Cookies on this website
We use cookies to ensure that we give you the best experience on our website. If you click 'Continue' we'll assume that you are happy to receive all cookies and you won't see this message again. Click 'Find out more' for information on how to change your cookie settings.

PURPOSE: The syndrome of unilateral neglect following stroke is associated with poor outcome and presents significant challenges to those providing therapy for affected individuals. In contrast to a number of reviews which have recently appeared in therapy and rehabilitation journals relating to sensory aspects of neglect, this review focuses on 'motor neglect'. SEARCH STRATEGY: We searched the clinical and scientific literature for papers concerning motor neglect. The search included the databases Web of Science, Pubmed and Cinahl, primarily using the term 'motor neglect'. There was also a large degree of secondary searching involved. DISCUSSION: Motor neglect refers to the under-utilization of a limb opposite a brain lesion that cannot be fully explained by primary sensory and motor deficits. The paper discusses classical descriptions of motor neglect and highlights the difficulties in disentangling motor neglect from hemiparesis. The related problem of motor extinction is introduced as a useful clinical measure of neglect-related movement difficulties and a significant clinical problem in its own right. CONCLUSION: Motor neglect is a relatively under-recognized deficit which may have a significant impact on patient performance and recovery following stroke. We conclude with a discussion of the implications of motor neglect for rehabilitation, including the relative contributions that may be made by Constraint-induced movement therapy and Bilateral movement therapy in managing patients with neglect-related movement problems.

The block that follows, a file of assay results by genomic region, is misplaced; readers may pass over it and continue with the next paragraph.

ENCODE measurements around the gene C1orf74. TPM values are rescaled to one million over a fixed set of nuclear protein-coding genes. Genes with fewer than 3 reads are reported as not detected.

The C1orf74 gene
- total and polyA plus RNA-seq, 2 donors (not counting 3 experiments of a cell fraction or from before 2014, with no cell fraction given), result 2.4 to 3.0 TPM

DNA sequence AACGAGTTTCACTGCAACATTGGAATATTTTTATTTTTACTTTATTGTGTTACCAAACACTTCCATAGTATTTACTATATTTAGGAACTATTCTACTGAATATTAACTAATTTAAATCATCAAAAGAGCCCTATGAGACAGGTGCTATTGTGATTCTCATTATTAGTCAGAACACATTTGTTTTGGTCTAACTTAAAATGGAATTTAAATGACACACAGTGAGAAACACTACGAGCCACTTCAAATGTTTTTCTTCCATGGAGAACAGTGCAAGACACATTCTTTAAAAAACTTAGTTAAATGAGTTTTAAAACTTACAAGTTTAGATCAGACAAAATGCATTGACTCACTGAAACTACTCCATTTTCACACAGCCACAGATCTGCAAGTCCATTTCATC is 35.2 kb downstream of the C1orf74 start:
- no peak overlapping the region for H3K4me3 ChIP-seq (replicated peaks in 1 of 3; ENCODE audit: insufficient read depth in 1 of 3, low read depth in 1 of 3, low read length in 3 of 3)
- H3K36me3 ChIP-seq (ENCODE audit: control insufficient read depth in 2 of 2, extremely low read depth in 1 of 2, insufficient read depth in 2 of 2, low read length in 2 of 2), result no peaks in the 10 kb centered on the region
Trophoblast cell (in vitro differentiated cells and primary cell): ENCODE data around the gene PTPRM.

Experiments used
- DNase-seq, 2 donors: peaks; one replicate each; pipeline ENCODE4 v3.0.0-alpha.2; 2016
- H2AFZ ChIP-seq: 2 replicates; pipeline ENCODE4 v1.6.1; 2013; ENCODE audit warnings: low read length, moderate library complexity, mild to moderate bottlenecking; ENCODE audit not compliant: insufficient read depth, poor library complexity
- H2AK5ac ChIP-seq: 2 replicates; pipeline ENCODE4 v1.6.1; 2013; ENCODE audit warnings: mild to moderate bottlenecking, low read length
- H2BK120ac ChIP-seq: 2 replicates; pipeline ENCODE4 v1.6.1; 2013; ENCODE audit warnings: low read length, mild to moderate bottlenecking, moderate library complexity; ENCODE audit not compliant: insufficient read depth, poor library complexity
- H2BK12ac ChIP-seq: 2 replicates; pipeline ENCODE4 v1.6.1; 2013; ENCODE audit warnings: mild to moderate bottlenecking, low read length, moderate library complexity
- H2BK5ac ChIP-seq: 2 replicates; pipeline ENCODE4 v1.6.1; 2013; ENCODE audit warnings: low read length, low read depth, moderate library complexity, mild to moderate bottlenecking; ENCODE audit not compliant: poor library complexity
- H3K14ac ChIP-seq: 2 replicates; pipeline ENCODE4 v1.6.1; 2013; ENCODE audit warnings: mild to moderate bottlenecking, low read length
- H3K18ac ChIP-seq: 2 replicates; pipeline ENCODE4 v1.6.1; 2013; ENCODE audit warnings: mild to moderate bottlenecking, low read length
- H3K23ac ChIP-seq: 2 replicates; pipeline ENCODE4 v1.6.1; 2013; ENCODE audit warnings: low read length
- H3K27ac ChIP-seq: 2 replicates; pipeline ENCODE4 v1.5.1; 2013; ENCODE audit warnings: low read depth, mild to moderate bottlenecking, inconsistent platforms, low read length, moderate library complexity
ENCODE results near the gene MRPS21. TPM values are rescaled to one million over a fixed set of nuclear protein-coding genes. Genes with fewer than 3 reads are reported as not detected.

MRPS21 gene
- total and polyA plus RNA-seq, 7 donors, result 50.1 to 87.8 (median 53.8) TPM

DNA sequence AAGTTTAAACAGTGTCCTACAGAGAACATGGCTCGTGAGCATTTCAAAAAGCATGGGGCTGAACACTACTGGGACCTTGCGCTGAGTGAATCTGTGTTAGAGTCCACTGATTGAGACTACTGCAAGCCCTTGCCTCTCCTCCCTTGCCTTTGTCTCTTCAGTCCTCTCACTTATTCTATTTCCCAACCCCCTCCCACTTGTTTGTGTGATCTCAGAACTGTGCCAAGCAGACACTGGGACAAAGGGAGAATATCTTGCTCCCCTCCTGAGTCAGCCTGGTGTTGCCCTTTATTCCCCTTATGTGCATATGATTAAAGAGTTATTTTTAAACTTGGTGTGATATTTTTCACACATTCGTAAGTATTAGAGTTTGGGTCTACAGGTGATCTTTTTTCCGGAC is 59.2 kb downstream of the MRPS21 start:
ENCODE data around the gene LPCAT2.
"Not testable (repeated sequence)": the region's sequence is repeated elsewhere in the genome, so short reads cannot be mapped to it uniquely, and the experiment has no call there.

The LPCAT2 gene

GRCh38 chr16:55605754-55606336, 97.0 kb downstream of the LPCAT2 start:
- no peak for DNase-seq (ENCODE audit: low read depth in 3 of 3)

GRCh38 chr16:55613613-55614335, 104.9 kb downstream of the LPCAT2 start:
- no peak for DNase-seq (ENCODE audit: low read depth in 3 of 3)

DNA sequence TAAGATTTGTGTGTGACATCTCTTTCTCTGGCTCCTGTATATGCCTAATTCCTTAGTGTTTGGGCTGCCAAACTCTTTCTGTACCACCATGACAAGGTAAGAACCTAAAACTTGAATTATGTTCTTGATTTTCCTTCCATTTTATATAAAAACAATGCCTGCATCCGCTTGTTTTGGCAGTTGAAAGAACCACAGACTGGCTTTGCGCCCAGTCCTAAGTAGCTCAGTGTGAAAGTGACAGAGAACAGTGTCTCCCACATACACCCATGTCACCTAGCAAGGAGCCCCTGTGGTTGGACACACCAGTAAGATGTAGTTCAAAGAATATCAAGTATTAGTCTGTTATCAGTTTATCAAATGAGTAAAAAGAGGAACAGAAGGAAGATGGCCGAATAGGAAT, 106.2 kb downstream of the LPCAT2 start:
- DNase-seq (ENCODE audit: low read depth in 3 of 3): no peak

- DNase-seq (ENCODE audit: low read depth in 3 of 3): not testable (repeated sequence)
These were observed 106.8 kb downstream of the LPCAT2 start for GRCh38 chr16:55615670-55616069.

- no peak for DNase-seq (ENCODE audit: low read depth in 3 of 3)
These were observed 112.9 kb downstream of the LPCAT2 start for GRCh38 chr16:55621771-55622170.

Original publication




Journal article


Disabil Rehabil

Publication Date





857 - 864


Evidence-Based Medicine, Humans, Motor Activity, Motor Skills Disorders, Paresis, Perceptual Disorders, Recovery of Function, Rehabilitation, Stroke